Maigret lognon and the g.., p.1
Maigret, Lognon and the Gangsters, page 1
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Maigret, Lognon and the Gangsters
Translated by WILLIAM HOBSON
Maigret, Lognon and the Gangsters
‘Extraordinary masterpieces of the twentieth century’
– John Banville
‘A brilliant writer’
– India Knight
‘Intense atmosphere and resonant detail . . . make Simenon’s fiction remarkably like life’
– Julian Barnes
‘A truly wonderful writer . . . marvellously readable – lucid, simple, absolutely in tune with the world he creates’
– Muriel Spark
‘Few writers have ever conveyed with such a sure touch, the bleakness of human life’
– A. N. Wilson
‘Compelling, remorseless, brilliant’
– John Gray
‘A writer of genius, one whose simplicity of language creates indelible images that the florid stylists of our own day can only dream of’
– Daily Mail
‘The mysteries of the human personality are revealed in all their disconcerting complexity’
– Anita Brookner
‘One of the greatest writers of our time’
– The Sunday Times
‘I love reading Simenon. He makes me think of Chekhov’
– William Faulkner
‘One of the great psychological novelists of this century’
‘The greatest of all, the most genuine novelist we have had in literature’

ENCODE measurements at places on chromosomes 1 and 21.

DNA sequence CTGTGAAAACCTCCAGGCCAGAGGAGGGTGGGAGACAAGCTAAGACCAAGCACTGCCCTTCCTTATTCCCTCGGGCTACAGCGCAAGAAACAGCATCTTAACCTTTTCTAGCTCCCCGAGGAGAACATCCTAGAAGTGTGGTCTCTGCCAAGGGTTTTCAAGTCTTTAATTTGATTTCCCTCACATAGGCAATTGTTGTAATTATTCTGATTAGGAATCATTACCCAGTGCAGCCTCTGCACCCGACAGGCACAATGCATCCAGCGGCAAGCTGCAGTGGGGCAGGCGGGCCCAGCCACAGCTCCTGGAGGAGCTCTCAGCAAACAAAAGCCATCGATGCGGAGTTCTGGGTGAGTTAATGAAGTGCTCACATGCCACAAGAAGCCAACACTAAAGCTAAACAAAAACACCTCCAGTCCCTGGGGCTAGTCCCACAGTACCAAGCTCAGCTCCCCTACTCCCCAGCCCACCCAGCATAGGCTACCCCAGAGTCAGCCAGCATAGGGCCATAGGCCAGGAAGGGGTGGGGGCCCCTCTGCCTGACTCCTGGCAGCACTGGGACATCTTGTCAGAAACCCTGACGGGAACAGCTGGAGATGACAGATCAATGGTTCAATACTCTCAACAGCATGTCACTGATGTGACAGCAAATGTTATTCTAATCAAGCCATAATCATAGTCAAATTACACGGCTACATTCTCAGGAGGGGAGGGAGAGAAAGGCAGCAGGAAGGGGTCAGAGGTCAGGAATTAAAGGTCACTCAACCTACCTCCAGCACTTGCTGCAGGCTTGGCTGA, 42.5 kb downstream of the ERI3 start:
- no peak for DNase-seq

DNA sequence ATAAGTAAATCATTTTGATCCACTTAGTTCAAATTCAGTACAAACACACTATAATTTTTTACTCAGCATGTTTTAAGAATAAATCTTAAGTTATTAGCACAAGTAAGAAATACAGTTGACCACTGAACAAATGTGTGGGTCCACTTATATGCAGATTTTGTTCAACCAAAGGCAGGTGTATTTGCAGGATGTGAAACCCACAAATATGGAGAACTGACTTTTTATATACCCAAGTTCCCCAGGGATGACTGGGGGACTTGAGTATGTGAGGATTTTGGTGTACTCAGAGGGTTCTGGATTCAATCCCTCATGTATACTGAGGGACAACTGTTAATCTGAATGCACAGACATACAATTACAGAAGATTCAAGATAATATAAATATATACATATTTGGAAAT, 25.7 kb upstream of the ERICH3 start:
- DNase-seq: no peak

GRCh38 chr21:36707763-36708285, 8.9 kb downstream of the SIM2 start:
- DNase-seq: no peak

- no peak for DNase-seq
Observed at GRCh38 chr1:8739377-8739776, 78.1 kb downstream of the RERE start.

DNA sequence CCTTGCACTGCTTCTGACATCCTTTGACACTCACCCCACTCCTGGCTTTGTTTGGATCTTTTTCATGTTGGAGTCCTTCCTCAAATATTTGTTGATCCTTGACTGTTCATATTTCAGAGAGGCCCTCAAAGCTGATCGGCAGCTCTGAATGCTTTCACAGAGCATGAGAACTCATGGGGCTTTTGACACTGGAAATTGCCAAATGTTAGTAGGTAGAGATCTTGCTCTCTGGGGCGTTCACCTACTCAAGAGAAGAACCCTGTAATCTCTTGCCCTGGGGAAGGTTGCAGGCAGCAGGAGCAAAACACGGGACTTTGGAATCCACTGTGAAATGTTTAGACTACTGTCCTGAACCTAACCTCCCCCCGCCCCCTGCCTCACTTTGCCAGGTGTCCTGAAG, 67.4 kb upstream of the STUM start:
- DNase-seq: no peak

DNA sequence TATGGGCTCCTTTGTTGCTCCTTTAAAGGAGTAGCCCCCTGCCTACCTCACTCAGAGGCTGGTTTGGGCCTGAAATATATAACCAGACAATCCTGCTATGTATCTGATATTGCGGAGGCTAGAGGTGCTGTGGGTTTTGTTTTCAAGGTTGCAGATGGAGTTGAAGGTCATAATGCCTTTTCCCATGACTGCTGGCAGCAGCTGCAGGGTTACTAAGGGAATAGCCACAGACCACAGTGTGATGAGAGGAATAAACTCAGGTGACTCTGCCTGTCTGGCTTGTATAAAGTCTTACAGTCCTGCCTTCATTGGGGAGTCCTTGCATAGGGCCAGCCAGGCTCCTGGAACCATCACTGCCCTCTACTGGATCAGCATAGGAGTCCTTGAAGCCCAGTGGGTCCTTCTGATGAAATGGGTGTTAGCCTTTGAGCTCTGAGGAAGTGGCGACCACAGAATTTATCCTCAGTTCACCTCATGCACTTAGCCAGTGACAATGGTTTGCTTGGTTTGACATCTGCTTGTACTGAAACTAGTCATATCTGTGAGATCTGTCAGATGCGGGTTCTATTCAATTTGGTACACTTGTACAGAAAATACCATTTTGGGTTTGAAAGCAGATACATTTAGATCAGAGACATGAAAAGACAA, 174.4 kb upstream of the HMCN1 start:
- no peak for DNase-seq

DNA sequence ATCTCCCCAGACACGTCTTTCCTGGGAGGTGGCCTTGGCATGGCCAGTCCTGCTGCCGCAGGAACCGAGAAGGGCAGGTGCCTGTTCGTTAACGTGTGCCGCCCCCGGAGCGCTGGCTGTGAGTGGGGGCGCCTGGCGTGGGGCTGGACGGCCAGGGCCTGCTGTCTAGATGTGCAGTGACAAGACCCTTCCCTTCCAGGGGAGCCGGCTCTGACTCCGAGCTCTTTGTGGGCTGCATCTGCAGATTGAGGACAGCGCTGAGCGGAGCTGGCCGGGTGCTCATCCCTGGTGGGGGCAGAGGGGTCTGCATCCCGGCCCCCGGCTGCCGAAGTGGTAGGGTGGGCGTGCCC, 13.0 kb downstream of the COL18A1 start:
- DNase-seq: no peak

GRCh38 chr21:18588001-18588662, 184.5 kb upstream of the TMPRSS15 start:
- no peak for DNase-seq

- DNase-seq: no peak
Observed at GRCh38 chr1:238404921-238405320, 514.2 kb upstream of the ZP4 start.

– André Gide
‘Simenon ought to be spoken of in the same breath as Camus, Beckett and Kafka’
– Independent on Sunday
ABOUT THE AUTHOR
Georges Simenon was born on 12 February 1903 in Liège, Belgium, and died in 1989 in Lausanne, Switzerland, where he had lived for the latter part of his life. Between 1931 and 1972 he published seventy-five novels and twenty-eight short stories featuring Inspector Maigret.
Simenon always resisted identifying himself with his famous literary character, but acknowledged that they shared an important characteristic:
My motto, to the extent that I have one, has been noted often enough, and I’ve always conformed to it. It’s the one I’ve given to old Maigret, who resembles me in certain points . . . ‘understand and judge not’.